Retaliation by Liquidation
All too often in marriages, one spouse is almost solely responsible for all the fixed income, equity investments and checking accounts. What often happens in a divorce, especially the highly-contested, bitter ones, is that this “family comptroller” can go on a financial revenge mission. He or she retaliates. He or she liquidates. Money in all those accounts can simply start to “vanish.” What’s worse, if this person is the one seeking the divorce, the liquidation process can start long before the actual filing.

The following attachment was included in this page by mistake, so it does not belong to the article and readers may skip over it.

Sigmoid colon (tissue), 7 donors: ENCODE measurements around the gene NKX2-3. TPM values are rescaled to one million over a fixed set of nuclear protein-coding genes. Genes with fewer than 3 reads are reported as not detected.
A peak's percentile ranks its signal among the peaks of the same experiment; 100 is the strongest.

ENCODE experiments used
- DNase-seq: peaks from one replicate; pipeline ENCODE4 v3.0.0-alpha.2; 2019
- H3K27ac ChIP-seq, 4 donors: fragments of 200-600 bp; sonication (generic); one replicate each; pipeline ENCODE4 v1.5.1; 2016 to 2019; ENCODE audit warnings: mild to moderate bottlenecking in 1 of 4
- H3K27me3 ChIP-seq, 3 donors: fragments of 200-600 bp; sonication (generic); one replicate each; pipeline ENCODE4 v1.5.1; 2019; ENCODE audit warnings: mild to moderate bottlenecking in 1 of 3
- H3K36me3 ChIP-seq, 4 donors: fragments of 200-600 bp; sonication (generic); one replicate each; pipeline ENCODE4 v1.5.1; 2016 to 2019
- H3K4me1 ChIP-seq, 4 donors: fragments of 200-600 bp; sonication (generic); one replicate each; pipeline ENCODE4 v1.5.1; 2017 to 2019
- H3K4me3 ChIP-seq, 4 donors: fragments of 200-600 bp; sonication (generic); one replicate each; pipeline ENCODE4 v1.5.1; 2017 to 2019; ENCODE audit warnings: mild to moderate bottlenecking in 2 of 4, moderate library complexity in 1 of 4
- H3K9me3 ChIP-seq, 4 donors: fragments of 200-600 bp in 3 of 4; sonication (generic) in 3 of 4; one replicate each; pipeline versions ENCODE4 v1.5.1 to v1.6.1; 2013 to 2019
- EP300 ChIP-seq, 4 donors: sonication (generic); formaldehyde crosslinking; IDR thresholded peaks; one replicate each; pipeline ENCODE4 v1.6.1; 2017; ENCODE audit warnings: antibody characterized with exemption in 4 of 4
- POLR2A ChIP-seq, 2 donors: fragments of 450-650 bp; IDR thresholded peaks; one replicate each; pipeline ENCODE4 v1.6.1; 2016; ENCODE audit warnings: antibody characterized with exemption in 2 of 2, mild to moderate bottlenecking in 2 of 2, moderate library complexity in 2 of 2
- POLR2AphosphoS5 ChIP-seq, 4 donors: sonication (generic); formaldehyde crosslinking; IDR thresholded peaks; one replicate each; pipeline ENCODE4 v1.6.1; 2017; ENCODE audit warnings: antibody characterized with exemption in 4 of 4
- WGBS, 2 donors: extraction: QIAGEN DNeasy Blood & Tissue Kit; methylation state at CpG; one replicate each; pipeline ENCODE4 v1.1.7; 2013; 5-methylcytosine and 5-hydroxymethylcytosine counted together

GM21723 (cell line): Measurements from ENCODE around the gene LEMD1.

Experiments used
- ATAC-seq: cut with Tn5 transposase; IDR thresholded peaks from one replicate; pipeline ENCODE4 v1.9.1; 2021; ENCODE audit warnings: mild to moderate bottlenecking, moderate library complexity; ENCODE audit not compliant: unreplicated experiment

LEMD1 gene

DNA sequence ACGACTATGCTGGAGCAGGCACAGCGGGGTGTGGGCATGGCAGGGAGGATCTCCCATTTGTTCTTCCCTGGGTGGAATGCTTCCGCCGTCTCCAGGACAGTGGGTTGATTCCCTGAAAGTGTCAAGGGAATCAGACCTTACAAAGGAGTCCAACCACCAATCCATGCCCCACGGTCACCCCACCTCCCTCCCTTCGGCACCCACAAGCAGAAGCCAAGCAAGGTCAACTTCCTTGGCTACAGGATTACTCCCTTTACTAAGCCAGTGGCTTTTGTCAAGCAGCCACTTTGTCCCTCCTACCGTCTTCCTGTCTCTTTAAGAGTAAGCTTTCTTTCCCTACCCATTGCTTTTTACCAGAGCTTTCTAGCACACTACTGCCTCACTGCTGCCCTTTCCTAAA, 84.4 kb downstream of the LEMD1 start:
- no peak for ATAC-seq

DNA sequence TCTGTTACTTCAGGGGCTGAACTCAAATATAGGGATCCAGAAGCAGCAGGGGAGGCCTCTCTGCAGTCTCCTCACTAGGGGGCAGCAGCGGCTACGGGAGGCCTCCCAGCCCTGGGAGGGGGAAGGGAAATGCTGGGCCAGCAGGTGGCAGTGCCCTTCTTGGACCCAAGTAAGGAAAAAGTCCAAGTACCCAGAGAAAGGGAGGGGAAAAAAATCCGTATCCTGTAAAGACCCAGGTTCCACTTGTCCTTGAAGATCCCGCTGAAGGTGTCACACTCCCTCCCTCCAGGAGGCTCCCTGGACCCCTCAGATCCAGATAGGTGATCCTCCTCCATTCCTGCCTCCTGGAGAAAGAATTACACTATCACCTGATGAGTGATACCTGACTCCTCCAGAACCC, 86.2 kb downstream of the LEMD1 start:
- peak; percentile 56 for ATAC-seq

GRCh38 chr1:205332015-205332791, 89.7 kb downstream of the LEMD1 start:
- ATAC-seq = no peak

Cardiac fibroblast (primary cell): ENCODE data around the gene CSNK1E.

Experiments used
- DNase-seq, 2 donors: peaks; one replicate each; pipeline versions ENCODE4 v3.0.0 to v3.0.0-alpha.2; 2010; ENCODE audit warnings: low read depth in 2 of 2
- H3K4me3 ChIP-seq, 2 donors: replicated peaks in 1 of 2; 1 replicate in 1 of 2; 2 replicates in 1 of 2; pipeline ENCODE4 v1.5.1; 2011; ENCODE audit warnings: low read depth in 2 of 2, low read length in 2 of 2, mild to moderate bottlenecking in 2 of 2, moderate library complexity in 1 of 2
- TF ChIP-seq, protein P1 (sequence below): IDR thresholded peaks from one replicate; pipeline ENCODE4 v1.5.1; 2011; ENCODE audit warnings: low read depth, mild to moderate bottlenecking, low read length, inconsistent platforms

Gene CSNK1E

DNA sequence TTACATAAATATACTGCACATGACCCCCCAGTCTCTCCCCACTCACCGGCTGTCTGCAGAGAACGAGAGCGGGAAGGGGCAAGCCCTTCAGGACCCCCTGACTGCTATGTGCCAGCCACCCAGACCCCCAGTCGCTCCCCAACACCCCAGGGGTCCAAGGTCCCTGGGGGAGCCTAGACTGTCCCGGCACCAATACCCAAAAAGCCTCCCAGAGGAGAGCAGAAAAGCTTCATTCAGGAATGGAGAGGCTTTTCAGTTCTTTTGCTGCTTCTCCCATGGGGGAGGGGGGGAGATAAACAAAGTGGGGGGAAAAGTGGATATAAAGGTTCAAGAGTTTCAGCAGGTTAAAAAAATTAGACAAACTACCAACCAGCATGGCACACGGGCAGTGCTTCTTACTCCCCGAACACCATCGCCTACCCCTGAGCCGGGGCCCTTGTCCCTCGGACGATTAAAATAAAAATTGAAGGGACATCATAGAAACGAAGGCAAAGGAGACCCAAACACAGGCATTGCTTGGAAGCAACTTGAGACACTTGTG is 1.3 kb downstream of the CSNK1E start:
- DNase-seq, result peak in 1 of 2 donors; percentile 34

Get a plan together and get with an attorney if you are ready or suspect your spouse is ready to file for divorce.
Of course, there are things that can be done once a divorce is filed. Courts can attempt to prevent, and in some cases completely prohibit this liquidation from happening. Dallas and most surrounding cases have in place what is known as a “standing order.” When a divorce is filed, this order prohibits the spouse from liquidating assets. The standing order still allows for necessary, reasonable living expenses, including your attorney fees.
Get a plan together and get with an attorney if you are ready or suspect your spouse is ready to file for divorce. You need to find out the risks and discuss with your attorney the likelihood of “retaliation by liquidation” in your case.